Deploying and Maturing Shared Services in Higher Education: Driving cost savings and operational efficiency


Universities are complex institutions that balance public funding, responsible investment, and high-quality operations to support tens of thousands of students.

More and more of these institutions are opting to set up Shared Services Centres as a more effective and efficient means of running their operations. According to SSON data, of the 51 universities across Australia and New Zealand, 27 run Shared Services (51%). There has been significant growth in the adoption of Shared Services across universities in ANZ over the past 10 years. Since 2014, the number of Shared Services has doubled, in fact (compared to 2010, the number of SSCs has increased five-fold).

The responsibilities of shared services within universities are multiple and are particularly important as most universities are funded by public money and thus held highly accountable. Driving more revenue through students and increasing the intake of students from abroad; keeping costs low; ensuring probity and compliance; and enabling quality support – are all priorities for modern day university operations.

Ahead of the 22nd Australasian Shared Services and Outsourcing Week 2019 we explore the strategies harnessed by two Australian universities – the University of Southern Queensland, and Western Sydney University – that helped them transform their shared services and allowed them to drive cost savings and operational efficiency.

Western Sydney University

Western Sydney University (WSU) is one of Sydney’s more geographically spread universities with a dozen campuses over 20 different physical locations. When the University’s shared services were first established some seven years ago, the decision was made to consolidate three separate entities into one shared services unit.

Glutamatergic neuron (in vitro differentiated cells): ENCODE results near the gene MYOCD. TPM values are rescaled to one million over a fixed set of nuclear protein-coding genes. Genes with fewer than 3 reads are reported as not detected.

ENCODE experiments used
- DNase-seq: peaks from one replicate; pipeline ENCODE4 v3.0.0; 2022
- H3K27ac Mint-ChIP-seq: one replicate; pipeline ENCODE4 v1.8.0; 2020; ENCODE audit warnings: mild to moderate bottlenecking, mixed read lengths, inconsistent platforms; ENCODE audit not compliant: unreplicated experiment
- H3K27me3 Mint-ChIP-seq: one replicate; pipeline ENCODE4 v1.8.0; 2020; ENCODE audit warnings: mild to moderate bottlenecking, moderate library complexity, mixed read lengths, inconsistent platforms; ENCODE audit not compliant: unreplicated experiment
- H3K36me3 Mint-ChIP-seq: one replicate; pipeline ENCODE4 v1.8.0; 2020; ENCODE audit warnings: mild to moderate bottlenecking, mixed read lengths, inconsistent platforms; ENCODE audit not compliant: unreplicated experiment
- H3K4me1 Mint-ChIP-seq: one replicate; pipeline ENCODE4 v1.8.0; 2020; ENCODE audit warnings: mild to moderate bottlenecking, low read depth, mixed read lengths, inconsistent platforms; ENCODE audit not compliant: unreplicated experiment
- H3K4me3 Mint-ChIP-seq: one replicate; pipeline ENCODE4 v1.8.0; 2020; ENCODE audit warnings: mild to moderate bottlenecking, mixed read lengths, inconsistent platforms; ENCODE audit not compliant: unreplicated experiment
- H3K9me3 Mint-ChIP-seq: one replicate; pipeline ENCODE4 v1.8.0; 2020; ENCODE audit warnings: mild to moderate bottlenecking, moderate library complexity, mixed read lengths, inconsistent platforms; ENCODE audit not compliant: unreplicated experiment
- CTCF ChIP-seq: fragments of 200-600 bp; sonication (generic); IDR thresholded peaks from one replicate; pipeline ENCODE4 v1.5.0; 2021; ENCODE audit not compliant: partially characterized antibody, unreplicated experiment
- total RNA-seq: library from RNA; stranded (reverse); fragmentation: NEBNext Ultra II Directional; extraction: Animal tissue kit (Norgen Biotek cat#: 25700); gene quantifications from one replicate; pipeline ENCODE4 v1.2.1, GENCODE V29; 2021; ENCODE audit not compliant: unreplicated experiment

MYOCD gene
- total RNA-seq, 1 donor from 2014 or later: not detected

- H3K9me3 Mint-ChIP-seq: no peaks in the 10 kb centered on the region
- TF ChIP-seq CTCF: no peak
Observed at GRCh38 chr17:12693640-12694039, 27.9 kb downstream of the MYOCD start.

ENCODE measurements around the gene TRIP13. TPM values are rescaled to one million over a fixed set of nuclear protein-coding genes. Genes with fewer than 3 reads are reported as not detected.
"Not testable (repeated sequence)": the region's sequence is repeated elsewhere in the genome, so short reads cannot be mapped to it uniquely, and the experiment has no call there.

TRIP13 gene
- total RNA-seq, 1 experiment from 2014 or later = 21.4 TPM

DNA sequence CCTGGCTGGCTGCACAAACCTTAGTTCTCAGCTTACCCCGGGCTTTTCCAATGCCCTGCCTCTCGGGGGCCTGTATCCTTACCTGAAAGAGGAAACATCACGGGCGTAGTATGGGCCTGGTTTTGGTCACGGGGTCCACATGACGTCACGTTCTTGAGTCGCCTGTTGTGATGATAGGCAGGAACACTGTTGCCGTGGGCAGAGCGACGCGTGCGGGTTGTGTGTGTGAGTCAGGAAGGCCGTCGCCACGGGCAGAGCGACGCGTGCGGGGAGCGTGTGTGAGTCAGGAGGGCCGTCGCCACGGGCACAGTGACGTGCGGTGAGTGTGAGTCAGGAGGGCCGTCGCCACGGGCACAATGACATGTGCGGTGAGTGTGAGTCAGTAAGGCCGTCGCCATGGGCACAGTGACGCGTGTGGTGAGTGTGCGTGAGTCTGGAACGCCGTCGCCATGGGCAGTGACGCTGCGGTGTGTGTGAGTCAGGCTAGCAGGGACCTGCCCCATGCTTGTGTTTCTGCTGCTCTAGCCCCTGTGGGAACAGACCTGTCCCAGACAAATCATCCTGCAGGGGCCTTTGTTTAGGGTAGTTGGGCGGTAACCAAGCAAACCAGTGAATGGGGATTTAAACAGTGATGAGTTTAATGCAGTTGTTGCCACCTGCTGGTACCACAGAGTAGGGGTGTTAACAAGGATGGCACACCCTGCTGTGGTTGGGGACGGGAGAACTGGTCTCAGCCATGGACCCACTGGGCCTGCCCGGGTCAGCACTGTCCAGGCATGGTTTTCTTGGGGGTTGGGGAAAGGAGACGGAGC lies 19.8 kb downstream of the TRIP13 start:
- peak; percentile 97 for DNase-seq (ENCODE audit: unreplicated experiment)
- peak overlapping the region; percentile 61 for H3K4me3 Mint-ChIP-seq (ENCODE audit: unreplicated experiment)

Since then, the global context for universities has changed from a relatively constrained and capped market, to an un-capped and demand-drive system. This meant that for a period of time the number of university students grew exponentially. More recently, things have changed even more. Enrolments started to slow down and the Government started to reduce funding and looked for ways to extract efficiency dividends from the University sector.

With all the change happening WSU began a review of their shared services to focus on the low hanging fruit and find ways to drive greater efficiency across the organisation. This review began in 2015 looked only at some of the core traditional shared services such as HR, IT, internal communications and finance.

Peter Tow Director, Project Management Office, Finance and Resources at Western Sydney University shares the four strategies employed to ensure a successful shared services transformation:

Strategies for Successful Transformation

The path to least resistance